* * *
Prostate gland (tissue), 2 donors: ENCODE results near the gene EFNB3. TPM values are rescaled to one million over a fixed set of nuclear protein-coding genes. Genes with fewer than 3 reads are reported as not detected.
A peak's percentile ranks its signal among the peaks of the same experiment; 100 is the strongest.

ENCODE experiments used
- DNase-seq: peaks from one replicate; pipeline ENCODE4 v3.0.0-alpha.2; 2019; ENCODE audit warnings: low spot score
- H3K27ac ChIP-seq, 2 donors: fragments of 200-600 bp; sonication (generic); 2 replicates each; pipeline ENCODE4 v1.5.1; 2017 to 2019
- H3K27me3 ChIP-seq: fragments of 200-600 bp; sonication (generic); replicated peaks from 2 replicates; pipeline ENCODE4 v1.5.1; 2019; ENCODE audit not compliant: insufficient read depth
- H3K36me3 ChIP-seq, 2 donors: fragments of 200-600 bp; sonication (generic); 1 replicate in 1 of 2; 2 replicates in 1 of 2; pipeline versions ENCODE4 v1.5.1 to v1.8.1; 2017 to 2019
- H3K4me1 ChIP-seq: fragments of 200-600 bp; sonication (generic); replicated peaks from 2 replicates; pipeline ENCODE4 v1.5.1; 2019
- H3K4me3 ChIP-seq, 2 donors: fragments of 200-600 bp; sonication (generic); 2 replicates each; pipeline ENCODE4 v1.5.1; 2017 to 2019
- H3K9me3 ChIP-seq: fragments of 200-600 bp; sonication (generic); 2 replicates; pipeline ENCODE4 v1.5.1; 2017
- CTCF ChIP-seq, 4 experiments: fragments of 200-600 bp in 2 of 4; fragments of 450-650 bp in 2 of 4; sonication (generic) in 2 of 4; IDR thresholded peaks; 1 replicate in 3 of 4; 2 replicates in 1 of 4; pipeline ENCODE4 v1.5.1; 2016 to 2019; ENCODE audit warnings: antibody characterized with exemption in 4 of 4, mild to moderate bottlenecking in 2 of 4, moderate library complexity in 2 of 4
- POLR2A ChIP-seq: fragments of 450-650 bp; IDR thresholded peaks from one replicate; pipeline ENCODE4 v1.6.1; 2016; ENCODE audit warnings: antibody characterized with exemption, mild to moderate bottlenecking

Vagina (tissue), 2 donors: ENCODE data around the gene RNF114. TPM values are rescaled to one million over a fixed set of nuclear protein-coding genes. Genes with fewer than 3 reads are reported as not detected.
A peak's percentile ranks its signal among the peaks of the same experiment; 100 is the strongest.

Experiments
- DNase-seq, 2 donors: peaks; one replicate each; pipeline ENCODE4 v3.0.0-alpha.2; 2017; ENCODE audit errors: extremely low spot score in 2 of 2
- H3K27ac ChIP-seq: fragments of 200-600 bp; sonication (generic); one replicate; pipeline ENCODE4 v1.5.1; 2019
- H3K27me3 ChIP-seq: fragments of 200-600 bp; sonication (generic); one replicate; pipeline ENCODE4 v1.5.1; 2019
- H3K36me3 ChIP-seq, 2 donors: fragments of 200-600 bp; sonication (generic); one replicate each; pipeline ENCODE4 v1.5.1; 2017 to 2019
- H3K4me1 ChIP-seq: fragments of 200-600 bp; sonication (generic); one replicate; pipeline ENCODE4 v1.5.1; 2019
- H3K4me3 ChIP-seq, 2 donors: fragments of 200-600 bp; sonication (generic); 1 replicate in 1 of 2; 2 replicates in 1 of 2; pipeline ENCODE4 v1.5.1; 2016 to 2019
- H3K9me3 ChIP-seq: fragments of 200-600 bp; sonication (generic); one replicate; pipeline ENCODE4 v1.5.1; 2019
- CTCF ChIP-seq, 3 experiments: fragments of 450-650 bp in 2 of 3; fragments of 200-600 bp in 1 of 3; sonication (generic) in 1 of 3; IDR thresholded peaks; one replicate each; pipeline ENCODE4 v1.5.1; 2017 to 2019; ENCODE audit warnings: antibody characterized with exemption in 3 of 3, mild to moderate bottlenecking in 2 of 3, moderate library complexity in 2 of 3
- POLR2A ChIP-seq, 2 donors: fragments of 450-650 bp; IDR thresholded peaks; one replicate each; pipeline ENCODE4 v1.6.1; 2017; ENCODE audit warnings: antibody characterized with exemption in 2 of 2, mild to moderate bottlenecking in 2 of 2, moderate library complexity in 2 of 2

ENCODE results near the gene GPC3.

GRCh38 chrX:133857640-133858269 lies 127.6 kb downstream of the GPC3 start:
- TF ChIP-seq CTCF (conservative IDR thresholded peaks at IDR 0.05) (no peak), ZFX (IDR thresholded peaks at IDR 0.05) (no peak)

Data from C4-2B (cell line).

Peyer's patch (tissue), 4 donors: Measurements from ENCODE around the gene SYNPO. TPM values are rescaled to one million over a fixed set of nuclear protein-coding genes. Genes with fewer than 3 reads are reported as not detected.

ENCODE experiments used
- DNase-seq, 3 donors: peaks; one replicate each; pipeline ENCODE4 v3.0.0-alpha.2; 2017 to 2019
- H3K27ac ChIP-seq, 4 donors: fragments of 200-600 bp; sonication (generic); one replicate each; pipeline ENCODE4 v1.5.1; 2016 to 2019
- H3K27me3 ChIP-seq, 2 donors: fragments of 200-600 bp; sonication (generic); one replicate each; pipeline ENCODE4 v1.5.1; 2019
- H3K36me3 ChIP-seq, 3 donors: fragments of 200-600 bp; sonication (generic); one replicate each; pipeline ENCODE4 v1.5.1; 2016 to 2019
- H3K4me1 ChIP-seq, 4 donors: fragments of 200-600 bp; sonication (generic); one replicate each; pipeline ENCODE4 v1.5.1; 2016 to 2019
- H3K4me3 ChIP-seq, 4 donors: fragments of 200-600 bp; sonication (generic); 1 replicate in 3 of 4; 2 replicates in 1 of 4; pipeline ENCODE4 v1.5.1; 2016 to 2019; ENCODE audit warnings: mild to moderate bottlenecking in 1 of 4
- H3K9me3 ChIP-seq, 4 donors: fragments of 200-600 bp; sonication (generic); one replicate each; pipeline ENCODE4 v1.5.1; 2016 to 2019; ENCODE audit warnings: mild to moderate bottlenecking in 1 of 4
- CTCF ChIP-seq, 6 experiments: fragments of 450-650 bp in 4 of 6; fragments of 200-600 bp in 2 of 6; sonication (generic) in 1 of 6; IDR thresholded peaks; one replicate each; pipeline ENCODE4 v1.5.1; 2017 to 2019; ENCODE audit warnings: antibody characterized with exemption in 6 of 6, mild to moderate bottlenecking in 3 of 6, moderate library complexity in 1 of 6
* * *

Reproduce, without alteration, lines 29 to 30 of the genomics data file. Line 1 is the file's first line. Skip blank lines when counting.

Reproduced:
Peyer's patch (tissue), 4 donors: Measurements from ENCODE around the gene SYNPO. TPM values are rescaled to one million over a fixed set of nuclear protein-coding genes. Genes with fewer than 3 reads are reported as not detected.

ENCODE experiments used